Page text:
Want to Lose Weight?
Exercise Portion Control

Do you practice portion control...or portion distortion???

portion control plate

cartoon portion plate
Have you heard of portion control plates? Some of my clients love them.

They're thrilled to have a visual guide to how much food they should be eating.

Some of my clients hate them.

They don't want some flatware telling them how much to eat!

I think they're a great tool, but only if they appeal to YOU. (I personally love them and use them myself!)

If you think this kind of plate could work for you, check out this selection...

Ever feel like Goldilocks at meal time? "Is this bowl of porridge too big? Is it too small? Or is it just right?"

A main reason so many people are overweight is lack of portion control.

Why does portion size matter anyway?

One word: calories. A small order of McDonald's fries has 250 calories. A large order has 570.


If you are having difficulty controlling your weight, the problem may not be what you are eating, but how much. In other words, portion control!

According to a survey conducted by the American Institute for Cancer Research, more than three out of four people believe that the type of food they eat is more important than the amount they eat, when trying to manage weight.

And guess what...

...they're all wrong!

There's no getting around it...size matters!

I don't mean it's necessary to survive on tiny portions

Nor is it necessary to count calories (though you can) or to know the calorie content of everything you eat in order to lose weight. Simply enjoying slightly smaller portions is a simple way to reduce calories without ever having to count.

Q: When is a 12 oz. steak the proper portion size?
A: When a 16 oz. steak is what you would usually eat!

Why? Because a simple 4 oz. reduction saves you 220 calories.

Can a legitimate nutritionist actually be suggesting that a 12 oz. steak is a reasonable portion size? Isn't a portion of meat, chicken or fish "supposed" to be only as big as a measly deck of cards or the size of the palm of your hand?

Well, I'm a legitimate nutritionist and a registered dietitian, and I'm telling you that nutrition isn't about all or nothing.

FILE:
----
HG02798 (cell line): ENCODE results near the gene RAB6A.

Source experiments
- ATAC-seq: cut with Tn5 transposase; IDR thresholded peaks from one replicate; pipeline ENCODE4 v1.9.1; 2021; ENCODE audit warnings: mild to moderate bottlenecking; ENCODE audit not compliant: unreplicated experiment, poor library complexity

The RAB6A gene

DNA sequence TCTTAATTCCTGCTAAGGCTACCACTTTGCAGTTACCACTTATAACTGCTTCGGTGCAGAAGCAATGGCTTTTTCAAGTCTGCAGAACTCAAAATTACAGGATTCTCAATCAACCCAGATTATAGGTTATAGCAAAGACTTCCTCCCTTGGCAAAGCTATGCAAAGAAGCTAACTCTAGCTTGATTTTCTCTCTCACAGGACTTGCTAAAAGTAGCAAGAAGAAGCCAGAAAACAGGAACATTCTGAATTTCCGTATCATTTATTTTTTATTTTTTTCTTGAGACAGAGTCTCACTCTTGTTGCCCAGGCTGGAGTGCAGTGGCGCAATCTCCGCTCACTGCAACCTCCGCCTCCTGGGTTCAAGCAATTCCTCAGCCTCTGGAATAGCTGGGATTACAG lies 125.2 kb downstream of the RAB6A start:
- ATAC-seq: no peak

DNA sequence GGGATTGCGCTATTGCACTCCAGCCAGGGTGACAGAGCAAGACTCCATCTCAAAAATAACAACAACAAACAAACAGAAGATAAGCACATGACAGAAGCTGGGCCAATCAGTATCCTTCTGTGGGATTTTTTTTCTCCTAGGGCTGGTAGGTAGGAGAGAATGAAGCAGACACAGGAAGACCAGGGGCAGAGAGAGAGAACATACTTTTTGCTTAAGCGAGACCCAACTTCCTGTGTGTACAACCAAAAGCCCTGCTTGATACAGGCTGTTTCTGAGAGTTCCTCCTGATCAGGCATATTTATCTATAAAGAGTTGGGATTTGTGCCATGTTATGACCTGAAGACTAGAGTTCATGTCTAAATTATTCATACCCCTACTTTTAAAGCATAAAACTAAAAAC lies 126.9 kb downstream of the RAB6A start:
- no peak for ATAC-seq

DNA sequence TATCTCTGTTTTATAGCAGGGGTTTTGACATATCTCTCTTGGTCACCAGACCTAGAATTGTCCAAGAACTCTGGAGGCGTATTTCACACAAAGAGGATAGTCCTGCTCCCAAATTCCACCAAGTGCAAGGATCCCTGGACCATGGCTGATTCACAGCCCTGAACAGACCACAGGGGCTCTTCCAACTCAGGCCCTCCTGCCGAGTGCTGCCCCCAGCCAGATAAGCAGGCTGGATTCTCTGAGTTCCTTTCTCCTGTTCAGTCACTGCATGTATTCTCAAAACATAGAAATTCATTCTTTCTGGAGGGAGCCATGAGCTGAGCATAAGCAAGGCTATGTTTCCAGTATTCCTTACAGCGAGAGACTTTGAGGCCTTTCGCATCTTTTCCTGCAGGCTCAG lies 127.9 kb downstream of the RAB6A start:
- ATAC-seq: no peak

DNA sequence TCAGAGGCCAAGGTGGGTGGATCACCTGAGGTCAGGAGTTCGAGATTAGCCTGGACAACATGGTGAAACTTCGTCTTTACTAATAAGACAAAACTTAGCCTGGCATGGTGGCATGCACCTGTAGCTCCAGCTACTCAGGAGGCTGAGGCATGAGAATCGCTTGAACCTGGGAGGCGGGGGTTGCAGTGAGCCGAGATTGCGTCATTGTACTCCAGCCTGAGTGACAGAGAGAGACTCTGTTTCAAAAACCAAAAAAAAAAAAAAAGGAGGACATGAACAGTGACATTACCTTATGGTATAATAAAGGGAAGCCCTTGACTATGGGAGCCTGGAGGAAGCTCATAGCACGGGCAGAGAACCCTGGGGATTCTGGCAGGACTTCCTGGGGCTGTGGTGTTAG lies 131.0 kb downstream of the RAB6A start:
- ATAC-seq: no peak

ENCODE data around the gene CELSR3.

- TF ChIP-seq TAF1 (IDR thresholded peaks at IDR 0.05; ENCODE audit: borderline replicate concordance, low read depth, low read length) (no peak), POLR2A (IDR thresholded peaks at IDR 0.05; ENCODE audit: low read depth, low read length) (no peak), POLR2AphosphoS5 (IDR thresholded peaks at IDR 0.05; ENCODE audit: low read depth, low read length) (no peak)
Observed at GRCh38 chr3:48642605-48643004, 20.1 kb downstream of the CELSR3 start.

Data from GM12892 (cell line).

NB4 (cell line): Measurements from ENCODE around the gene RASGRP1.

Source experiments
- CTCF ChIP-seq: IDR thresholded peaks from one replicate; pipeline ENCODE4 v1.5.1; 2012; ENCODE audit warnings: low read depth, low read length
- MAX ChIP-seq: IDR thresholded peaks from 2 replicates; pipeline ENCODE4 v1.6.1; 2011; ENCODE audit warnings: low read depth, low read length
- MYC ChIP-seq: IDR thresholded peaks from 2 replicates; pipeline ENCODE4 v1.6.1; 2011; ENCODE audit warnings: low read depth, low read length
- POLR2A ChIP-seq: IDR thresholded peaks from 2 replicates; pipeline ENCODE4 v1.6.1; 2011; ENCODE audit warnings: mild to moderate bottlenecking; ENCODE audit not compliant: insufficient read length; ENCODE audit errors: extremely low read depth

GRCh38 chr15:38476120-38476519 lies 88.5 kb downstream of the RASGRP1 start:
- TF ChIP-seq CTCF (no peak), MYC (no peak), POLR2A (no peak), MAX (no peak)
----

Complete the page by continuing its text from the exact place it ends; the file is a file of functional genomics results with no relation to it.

If you're overweight, and your usual portion size is 16 oz., and you cut it to 12 oz., then you've made a significant improvement. And if that's a significant improvement you can sustain...

...that's way better than a 3 oz. portion regimen you'll give up after a week!

Portion control is a simple concept, but can be difficult to implement.

That's because we live in a world of portion distortion.

(Take the portion distortion interactive quiz.)

Consider these facts:

Restaurant portions are up 40% over the last 30 years.
An order of pasta is often 3 cups...that's really 6 portions!

Even "diet" foods come in larger sizes these days.
Including certain brands of frozen dinners.

Serving sizes in popular cookbooks are getting "hearty" as well.
In one popular cookbook, the brownie recipe calls for exactly the same ingredients in exactly the same proportions as it did in the 60s and 70s, but now they have you cut the brownies twice as big!


..."Supersizing" and "value meals" are NOT normal.

The problem with larger portion sizes? When confronted with larger portions, a person eats more! (And becomes larger!)

"He who eat too much sweet develop too much seat."

So to make portion control easier to achieve, here are some simple strategies:

  • In a restaurant, start with a smaller portion. Try:
    • soup/salad + appetizer
    • child portion
    • request 1/2 of your meal doggie bagged before being served
    • split a meal with someone
  • Avoid serving family style. It's never a good idea to place temptation right in front of you. Instead plate your food in the kitchen and then sit at the table.)
  • Avoid going back for seconds. It's not the minutes at the table that make you gain weight. It's those seconds!
  • Use portion control tools such as portion pals. These (portable) translucent discs show you the correct portion sizes for meat, chicken, fish, side dishes and dessert. Place a piece of chicken on the chicken portion pal and if it's larger than the disk, cut it to fit. You'll know just how much you should be eating...and just how much you shouldn't. (Consider a portion control system for your kids too!
  • Purchase foods that are pre-portioned, e.g. 100 calorie snack packs.
  • Store any leftovers in portion controlled storage containers.
  • Use smaller dishes.
  • Use a food scale. Weighing your portions leaves no room for error!

More weight loss tools.

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